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Cisneros Forms Company to Build Homes

Development: Ex-HUD chief leaves Univision for venture with Kaufman & Broad, planning affordable housing in cities.


Henry Cisneros, the former U.S. housing secretary, has resigned as president of Spanish-language broadcaster Univision Communications Inc. to start a company that will develop affordable residential communities in the central areas of several of the nation's largest cities, including Los Angeles.

American CityVista will be a joint venture with Westwood-based Kaufman & Broad, one of the largest U.S. home builders. Cisneros will serve as its chief executive and chairman and will hold a majority stake in the new company. It will focus primarily on building lower-density, single-family homes and small townhouse complexes in the central city areas of Los Angeles, San Antonio, Phoenix, Las Vegas and other metropolitan areas, including Orange County.

A. Jerrold Perenchio, chairman and and chief executive of Los Angeles-based Univision, will assume Cisneros' duties in the near term. Cisneros also resigned from the company's board.

"There is a great demand for homes in central neighborhoods," Cisneros said. "Housing is the American dream, now more than ever for minorities and immigrants. We want to build homes the average American family can afford to buy."

American CityVista, a limited partnership to be headquartered in San Antonio, will be co-funded by Cisneros and Kaufman & Broad. Although the partners declined to discuss their initial investment in the venture, they said they expect it to be profitable two years after its launch, set for September. They plan to produce 2,000 homes a year by its third year of operation.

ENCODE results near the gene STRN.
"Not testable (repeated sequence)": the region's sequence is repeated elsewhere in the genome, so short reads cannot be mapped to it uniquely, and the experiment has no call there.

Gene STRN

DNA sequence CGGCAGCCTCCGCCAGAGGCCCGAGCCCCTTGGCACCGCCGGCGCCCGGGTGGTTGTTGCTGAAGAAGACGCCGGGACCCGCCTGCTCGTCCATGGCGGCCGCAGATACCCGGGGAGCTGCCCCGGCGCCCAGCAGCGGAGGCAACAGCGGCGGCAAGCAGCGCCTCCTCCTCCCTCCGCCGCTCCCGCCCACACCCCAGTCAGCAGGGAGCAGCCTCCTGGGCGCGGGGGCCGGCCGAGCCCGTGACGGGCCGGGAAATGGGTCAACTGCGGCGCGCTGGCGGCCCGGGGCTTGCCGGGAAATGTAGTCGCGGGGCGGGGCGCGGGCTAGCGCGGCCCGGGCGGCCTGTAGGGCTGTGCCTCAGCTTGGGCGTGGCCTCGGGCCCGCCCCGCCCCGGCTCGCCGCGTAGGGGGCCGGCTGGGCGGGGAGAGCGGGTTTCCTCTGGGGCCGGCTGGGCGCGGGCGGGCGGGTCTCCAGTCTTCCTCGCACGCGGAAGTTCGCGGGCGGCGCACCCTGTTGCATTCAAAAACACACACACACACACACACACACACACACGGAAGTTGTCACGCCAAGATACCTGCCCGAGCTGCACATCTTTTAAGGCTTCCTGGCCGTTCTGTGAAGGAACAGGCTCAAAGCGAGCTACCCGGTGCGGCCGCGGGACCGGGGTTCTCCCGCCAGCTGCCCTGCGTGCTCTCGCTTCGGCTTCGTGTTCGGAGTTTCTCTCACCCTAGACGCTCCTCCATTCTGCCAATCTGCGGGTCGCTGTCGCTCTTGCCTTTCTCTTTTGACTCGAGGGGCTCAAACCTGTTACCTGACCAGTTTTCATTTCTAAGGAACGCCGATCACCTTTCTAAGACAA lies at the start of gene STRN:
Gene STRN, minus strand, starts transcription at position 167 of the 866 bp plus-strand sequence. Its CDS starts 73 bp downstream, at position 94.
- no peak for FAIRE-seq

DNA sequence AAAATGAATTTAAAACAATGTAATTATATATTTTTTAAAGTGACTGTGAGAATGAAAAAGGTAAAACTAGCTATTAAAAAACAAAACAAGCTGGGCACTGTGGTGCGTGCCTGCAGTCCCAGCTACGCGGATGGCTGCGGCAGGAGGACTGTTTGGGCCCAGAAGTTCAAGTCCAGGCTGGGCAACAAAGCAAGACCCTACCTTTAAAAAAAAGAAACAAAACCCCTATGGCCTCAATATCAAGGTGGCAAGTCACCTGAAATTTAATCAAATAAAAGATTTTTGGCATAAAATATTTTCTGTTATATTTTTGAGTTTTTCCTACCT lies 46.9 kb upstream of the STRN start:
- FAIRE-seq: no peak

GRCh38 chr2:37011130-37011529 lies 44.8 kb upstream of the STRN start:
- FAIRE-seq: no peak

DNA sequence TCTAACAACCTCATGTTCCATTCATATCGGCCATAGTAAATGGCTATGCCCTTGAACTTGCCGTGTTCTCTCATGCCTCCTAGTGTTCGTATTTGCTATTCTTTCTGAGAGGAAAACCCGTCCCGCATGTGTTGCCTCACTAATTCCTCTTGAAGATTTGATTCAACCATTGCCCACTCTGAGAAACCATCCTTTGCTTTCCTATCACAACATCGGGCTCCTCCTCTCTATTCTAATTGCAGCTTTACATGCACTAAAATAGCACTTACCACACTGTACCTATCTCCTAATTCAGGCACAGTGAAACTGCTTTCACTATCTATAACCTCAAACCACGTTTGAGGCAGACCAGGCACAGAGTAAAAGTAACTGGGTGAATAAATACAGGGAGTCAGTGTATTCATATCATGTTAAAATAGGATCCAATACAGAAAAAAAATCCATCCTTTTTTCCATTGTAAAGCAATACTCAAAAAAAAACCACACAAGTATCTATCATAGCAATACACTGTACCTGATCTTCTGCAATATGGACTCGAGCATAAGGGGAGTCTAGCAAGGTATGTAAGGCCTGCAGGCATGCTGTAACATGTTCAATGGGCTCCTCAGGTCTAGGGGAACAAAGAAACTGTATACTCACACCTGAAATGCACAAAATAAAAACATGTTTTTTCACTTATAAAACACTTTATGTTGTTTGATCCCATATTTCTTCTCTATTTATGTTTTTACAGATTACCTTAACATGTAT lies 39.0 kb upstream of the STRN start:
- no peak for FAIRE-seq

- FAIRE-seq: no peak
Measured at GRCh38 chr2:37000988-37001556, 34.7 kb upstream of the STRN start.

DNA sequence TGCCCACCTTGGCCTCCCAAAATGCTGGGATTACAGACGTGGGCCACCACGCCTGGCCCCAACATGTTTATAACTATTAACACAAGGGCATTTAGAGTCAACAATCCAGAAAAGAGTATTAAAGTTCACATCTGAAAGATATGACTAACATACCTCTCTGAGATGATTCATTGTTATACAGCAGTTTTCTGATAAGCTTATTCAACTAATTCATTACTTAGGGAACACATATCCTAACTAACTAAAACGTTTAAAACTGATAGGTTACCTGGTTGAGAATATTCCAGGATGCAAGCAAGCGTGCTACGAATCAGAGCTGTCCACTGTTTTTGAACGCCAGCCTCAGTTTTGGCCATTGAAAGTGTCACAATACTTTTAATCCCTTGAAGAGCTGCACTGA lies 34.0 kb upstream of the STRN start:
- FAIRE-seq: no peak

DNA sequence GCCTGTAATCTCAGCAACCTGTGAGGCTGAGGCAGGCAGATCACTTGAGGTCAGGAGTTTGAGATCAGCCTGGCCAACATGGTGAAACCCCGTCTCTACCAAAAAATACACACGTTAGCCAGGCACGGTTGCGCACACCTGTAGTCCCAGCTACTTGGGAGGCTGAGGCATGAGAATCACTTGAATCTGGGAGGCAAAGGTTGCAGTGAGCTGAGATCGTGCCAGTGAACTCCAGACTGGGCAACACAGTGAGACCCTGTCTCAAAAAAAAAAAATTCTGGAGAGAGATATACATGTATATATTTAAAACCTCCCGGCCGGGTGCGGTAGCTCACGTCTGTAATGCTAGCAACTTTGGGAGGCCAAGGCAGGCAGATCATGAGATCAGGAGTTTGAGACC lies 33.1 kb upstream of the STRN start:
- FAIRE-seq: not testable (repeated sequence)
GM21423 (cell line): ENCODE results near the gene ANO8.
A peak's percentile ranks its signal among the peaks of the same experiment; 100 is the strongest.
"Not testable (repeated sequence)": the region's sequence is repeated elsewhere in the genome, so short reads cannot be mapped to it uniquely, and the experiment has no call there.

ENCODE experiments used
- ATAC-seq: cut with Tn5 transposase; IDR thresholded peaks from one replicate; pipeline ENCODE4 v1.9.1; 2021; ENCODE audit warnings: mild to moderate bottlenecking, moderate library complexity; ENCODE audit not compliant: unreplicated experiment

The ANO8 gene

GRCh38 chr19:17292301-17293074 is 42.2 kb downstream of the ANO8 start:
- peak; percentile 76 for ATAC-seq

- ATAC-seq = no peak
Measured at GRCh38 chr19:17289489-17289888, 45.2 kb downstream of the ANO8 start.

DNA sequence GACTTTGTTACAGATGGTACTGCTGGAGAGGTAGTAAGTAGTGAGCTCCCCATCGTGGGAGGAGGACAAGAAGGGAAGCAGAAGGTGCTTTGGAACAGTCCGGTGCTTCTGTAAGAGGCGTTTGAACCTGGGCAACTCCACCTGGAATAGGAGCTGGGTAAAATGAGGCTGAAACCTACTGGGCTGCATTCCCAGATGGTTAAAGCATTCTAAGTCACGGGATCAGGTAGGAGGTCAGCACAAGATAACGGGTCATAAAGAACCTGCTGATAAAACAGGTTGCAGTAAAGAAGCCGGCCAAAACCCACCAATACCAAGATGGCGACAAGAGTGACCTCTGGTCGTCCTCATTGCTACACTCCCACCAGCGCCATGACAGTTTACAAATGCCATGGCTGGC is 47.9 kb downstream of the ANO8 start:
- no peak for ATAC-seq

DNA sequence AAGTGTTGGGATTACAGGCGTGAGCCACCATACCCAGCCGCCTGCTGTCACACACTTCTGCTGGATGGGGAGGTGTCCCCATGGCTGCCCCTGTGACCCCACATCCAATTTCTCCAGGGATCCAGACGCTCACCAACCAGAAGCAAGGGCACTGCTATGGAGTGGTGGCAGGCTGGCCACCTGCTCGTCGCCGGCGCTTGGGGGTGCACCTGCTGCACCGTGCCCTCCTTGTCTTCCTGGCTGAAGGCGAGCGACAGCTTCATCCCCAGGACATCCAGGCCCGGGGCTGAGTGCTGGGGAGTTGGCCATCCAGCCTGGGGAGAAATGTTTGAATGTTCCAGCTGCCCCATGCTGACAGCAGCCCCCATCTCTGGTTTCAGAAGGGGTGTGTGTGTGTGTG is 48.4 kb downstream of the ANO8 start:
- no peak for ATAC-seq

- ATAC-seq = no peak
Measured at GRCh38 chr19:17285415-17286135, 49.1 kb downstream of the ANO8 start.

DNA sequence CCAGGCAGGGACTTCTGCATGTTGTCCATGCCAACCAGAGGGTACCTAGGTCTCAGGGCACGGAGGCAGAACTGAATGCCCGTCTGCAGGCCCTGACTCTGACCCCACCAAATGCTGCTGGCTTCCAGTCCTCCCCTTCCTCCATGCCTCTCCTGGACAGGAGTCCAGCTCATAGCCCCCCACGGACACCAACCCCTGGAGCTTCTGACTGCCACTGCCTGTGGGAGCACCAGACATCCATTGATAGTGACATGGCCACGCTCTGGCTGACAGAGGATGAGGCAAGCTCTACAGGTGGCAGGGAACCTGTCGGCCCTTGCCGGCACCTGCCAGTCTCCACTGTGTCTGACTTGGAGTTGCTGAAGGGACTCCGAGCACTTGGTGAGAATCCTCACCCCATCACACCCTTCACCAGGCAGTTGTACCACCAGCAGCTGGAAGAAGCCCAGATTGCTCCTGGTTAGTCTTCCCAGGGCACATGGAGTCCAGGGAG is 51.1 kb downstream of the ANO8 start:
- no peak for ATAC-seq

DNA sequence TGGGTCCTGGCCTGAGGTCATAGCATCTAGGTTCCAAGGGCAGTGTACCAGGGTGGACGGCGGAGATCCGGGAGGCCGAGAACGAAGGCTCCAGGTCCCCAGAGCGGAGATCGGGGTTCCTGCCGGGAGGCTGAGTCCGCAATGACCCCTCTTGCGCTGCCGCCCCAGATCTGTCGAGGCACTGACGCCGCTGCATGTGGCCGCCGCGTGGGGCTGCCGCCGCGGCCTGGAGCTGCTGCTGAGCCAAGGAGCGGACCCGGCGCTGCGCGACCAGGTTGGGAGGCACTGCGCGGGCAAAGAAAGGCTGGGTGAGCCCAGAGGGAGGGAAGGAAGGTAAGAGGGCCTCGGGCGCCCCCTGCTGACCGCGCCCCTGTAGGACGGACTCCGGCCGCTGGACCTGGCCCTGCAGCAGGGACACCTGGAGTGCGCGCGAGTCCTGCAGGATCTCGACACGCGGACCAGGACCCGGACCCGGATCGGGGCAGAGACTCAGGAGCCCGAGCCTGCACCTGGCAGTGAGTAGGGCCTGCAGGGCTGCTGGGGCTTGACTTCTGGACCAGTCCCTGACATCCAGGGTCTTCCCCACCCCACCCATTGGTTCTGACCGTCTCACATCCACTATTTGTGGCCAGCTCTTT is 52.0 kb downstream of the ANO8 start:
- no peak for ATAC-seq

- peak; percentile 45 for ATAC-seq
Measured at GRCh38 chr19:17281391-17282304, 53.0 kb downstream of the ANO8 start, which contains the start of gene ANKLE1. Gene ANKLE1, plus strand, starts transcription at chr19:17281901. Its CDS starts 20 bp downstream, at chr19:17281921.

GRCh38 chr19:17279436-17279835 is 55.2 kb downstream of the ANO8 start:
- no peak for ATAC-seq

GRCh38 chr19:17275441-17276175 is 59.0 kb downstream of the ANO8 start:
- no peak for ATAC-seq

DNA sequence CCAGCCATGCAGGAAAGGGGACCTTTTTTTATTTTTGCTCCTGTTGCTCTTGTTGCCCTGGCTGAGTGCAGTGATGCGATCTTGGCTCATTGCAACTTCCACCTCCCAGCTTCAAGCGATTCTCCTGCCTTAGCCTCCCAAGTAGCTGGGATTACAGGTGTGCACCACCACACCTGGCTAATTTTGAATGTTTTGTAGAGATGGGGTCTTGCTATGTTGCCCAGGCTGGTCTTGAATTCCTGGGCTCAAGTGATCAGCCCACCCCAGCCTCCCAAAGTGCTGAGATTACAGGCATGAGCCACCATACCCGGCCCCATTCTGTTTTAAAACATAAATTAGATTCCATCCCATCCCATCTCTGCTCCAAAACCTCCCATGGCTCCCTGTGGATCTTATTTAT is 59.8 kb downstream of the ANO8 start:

The first Southern California communities targeted for redevelopment include Huntington Park, Reseda, San Fernando, Sylmar, Santa Ana, Fullerton and Anaheim, as well as Inland Empire sites.

Bruce Karatz, Kaufman & Broad's chairman and chief executive, said the new company is targeting older communities with an established infrastructure, including schools, roads and utilities, that have expressed an interest in changing some zoning from industrial to residential. The plan calls for "villages within cities" in areas builders have traditionally shied away from.

"This project will be challenging," Karatz said. "If it were easy, we wouldn't need Henry Cisneros. He's widely respected and believes strongly in this goal."

Cisneros, 52, served as mayor of San Antonio for eight years, and will return to Texas to run American CityVista.

Cisneros, who served as HUD secretary for more than three years under President Clinton, said that he sees "new urbanism" as an opportunity to build homes with all the amenities homeowners want today, but at a price average Americans can afford.

"This will be very difficult because the easy pickings are already gone," he said. "What's required is imagination in acquiring land, and cooperation from local governments."

The so-called infill communities--central city areas that have long been ignored by developers--are targeted for middle-income, first-time buyers who have been shut out of the marketplace and who want to live in metropolitan areas close to their workplaces.

Kaufman & Broad stock soared $2.63, or 13%, to $22.75 Monday amid a broad rally in home builders' stocks.

Bloomberg News was used in compiling this report.



Stocks of most leading builders soared on heavy volume. C4

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